Like him, we realize exactly what Jimmy wanted when it’s too late and Chuck has spent the past minute exposing the truth of his own agenda.
This episode was a masterful example of a very tough skill to pull off successfully, that ability to exist between understanding and non-understanding. Too far in one direction and there’s no tension because we see everything coming. Too far the other and you lose audiences who don’t care to parse minor details to piece together truth. So much needs to go right for this style to work. Everyone involved in the filming and editing of the episode must keep the balance between these two states.
Gilligan and Gould always did an exceptional job with this balance throughout Breaking Bad, and their skills have only increased with Better Call Saul. I also mentioned in my review of the premiere how Better Call Saul may manage to match its predecessor. Well, at this rate season 3 may lead Better Call Saul to surpass Breaking Bad. We’re halfway through an incredible season which rivals any half-season I ever saw during Walter White’s journey.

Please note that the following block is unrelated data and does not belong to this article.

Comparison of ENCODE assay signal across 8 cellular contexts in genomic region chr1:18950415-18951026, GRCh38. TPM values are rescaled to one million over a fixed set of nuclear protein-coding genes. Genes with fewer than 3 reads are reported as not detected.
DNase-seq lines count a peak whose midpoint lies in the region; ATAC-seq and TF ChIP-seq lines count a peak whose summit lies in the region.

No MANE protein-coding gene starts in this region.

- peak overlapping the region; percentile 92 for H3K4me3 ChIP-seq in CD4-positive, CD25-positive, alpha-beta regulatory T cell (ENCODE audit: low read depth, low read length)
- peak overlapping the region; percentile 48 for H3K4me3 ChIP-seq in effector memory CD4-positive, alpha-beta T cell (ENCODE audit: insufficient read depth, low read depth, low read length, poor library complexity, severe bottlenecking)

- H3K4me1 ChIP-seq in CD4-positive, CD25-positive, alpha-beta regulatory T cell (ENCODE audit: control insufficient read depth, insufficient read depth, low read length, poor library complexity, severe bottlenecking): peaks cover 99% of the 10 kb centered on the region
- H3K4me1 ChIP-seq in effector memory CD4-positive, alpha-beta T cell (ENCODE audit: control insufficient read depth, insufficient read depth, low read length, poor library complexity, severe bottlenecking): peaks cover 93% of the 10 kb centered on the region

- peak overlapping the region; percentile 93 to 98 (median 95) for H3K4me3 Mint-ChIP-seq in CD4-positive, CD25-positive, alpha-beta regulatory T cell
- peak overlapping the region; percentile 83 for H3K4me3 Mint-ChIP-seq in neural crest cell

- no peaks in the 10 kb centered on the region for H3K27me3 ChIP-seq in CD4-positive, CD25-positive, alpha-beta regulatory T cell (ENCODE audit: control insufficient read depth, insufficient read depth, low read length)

Now, to be clear, the show is not there yet. A great deal of what solidified Breaking Bad’s status near the top of all-time lists was the ending season. Episodes like “Ozymandias” delivered mind-bogglingly outstanding resolution on plots which simmered for 5 seasons. Better Call Saul will need to do the same before it stands on those heights.
It is well, well on its way, though. “Chicanery” may not be “Ozymandias,” but it had the same type of thoroughly satisfying resolution to multiple seasons worth of plot which made that episode so incredible. Better Call Saul also improves from year to year. I’m truly stunned at how this little prequel show about Saul Goodman has turned out. Here at the halfway point of season 3, it has surpassed any expectations I ever had for it.
- “The bigger the lie, the harder it can be to dig out.” Oh, Jimmy.
- Chuck transposes address numbers to explain his lack of electricity to Rebecca. 215 to 512, like Jimmy changing 1261 to 1216.
- Chuck also mistakes the address of the Mesa Verde branch during his tirade at the end.
- Chuck is still clearly bitter about his divorce, both in the flashback and the courtroom.
- I love how much the vet loves animals. Any scene moving forward lacking animal care advice will disappoint me.
- Hamlin had quite the look of disgust on his face directed at Kim after her cross-examination of his testimony. Seems so long ago that she was a star pupil of his.
- “If you had lung cancer, would you have told her?” Gee, I wonder why they chose this specific example?
Images Courtesy of AMC